Compound adjectives
Crowd of people

Tomokje, studying English in The Netherlands, writes:

Sometimes when I read English newspapers or books I see some words with hyphens between them, for example densely-populated. I do not know what they are called, sometimes I do not know exactly what they mean. Finally, I would like to make them up by myself, but I don't know how. Could you please help me?

Roger Woodham replies:
  Words like densely-populated are compound adjectives and they are made up of two or more words, normally with hyphens between them. Something that is dense contains a lot of things or people in a small area. Thus a densely-populated town or city is one with a high population count within the city boundaries. A densely-wooded hill would be one that is difficult to get through because the trees are so close together.

adj / adv + past participle

Adjective or adverb plus past participle is one of the most common patterns for forming compound adjectives. Some common examples would include:

cold-blooded kind-hearted old-fashioned open-minded
brightly-lit deeply-rooted densely-populated well-behaved
  • Most animals are warm-blooded but all reptiles are cold-blooded.

  • He was a cold-blooded murderer and showed no emotion of any kind.

  • She lived in an old-fashioned house, but was kind-hearted and open-minded.

  • Nevertheless, she held deeply-rooted beliefs about the sanctity of marriage.

  • The dimly- / brightly-lit streets in our town encourage / discourage burglars.

Note that adverb / past participle combinations when they are used with a copular verb like be or seem, and come after the noun they modify, are not hyphenated:

  • The streets in our town are dimly / brightly lit and encourage / discourage burglars.

There are sometimes many possible combinations, e.g. broad-minded, narrow-minded, absent-minded, strong-minded, as well as open-minded. It is partly a matter of knowing which adjectives or adverbs collocate or go with which participles and nouns. We have brightly-lit streets, but also brightly-coloured dresses or swimsuits or sweets.


Compound adjectives are regarded as productive features of English which means that use is not so restricted as it is in many categories of grammar. New combinations are always possible, so if you think something may work, try it out with your English-speaking friends, Tokmokje, and see if it is meaningful. For example, brightly-patterned curtains illustrates the productive nature of this combination, as would brightly-shining stars, and here we come to a new pattern, which is also very common:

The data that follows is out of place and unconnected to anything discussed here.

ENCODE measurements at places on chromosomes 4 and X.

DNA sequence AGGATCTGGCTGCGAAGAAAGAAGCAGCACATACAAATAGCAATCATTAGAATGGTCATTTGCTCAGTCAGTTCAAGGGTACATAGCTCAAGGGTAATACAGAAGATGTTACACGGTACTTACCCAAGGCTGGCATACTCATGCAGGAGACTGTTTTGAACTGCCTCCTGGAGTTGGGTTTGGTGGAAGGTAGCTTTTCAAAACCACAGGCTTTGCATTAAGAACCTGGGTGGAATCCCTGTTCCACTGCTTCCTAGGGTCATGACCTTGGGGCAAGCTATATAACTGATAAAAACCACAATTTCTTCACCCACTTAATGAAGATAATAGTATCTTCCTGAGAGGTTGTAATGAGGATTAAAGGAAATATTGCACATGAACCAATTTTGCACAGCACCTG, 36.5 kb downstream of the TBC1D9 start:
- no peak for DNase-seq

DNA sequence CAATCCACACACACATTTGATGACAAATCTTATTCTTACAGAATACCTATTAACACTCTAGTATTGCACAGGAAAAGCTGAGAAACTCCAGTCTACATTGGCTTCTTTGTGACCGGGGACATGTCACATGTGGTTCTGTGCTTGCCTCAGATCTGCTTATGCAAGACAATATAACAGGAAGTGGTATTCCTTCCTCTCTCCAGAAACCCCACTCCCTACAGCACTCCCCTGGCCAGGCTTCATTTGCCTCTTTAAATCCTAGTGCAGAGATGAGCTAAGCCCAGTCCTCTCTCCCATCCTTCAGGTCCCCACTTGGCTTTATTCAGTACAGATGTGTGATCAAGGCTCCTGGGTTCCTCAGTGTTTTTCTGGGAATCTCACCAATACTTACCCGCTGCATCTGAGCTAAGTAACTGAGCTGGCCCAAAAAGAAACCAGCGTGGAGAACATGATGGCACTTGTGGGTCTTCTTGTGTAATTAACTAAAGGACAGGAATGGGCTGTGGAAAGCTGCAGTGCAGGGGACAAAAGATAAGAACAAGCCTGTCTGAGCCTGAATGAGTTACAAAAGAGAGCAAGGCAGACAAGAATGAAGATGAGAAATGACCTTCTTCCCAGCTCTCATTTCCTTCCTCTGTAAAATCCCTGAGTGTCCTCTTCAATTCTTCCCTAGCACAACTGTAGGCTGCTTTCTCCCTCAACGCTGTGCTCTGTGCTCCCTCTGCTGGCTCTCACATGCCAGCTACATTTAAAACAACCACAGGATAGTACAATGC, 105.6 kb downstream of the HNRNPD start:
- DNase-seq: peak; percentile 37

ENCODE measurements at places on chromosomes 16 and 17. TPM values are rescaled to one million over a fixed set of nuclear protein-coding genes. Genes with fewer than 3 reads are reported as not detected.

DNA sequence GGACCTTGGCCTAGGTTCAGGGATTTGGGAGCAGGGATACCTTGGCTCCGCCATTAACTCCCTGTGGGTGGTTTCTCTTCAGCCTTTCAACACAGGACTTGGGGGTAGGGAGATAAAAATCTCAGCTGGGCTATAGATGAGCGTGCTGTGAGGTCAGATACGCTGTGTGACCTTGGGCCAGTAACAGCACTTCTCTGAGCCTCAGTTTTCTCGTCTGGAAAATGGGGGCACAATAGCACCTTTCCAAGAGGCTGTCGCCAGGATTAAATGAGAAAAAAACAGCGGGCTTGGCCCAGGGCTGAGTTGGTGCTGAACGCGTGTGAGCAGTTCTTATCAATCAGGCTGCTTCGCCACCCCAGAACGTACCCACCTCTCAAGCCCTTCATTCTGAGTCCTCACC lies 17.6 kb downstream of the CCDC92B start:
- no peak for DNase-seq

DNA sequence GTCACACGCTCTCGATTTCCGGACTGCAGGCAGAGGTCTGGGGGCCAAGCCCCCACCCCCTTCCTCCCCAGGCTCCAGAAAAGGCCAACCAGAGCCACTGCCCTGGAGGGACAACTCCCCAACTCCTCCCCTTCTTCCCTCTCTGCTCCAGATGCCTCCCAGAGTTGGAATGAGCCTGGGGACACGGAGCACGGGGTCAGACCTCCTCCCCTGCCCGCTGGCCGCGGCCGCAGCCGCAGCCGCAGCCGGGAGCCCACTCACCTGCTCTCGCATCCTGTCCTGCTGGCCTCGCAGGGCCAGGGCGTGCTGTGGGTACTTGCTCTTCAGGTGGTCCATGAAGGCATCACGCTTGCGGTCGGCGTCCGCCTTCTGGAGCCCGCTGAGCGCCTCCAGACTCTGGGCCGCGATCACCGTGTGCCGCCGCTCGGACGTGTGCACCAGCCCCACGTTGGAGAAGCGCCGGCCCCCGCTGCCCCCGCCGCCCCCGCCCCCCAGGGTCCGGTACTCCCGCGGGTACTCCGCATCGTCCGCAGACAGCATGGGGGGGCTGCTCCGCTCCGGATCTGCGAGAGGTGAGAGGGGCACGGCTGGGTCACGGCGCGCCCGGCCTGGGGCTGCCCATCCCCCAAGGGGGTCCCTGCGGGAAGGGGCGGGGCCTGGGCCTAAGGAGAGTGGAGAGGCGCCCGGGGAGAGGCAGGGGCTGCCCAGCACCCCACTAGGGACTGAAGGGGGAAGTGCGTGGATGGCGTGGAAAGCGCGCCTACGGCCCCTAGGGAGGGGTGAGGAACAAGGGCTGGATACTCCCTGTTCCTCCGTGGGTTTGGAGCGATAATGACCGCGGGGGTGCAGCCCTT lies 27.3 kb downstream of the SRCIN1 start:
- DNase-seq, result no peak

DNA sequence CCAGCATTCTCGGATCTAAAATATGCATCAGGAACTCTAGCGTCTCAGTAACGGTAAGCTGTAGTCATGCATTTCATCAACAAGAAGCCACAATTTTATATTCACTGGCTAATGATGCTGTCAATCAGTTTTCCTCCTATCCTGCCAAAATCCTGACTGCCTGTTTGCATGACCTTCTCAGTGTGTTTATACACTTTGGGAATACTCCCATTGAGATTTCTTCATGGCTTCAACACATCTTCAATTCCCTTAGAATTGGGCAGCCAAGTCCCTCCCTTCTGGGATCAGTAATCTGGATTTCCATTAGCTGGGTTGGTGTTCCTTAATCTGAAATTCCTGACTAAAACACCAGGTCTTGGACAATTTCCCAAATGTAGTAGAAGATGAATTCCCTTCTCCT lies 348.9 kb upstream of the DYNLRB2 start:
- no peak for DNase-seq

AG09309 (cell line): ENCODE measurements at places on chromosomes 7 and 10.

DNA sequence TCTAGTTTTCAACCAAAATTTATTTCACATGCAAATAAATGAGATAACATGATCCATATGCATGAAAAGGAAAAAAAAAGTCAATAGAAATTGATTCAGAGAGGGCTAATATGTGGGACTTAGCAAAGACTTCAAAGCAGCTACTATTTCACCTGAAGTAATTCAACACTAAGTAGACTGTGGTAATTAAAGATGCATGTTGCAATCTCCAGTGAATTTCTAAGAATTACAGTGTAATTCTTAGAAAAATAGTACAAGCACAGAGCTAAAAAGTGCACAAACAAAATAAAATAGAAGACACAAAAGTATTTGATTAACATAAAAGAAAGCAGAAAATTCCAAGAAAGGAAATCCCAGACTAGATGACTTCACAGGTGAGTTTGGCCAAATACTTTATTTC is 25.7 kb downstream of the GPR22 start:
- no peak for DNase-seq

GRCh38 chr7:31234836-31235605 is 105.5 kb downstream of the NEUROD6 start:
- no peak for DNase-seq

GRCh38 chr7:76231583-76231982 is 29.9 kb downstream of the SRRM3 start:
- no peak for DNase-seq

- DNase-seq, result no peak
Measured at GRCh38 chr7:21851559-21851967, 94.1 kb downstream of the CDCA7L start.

Adj / adv / noun + present participle

Here are some common examples:

good-looking hard-wearing free-standing
far-reaching long-lasting never-ending
labour-saving mouth-watering record-breaking
  • The good-looking chef was dressed in hard-wearing clothing and sitting in front of a free-standing cooker.

  • The dishes he had prepared with all the labour-saving devices at his disposal were all mouth-watering.

  • We signed a long-lasting agreement for his services which we hoped would be never-ending.

Other common patterns for compound adjectives include:

  • noun + past participle: shop-soiled, tongue-tied, sun-dried,
  • noun + adjective: trouble-free, lead-free, world-famous,
  • adj + noun: deep-sea, full-length, last-minute,
  • number + noun: two-door, twenty-page, forty-mile.
  • When they refused to exchange the shop-soiled item, I was tongue-tied and didn't know what to say.

  • If you want trouble-free motoring, make sure you use only lead-free petrol.

  • The sun-dried tomatoes that we sell are world-famous.

  • She was wearing a full-length dress, quite unsuitable for deep-sea diving.

  • The forty-mile journey in the two-door, open-top convertible was ill-advised in such inclement weather.

Try out other combinations of these patterns for yourselves, e.g. four-door saloon, five-page document, well-advised, etc. Make a note of compound adjectives that you come across in your reading and note the way they are used with particular nouns.


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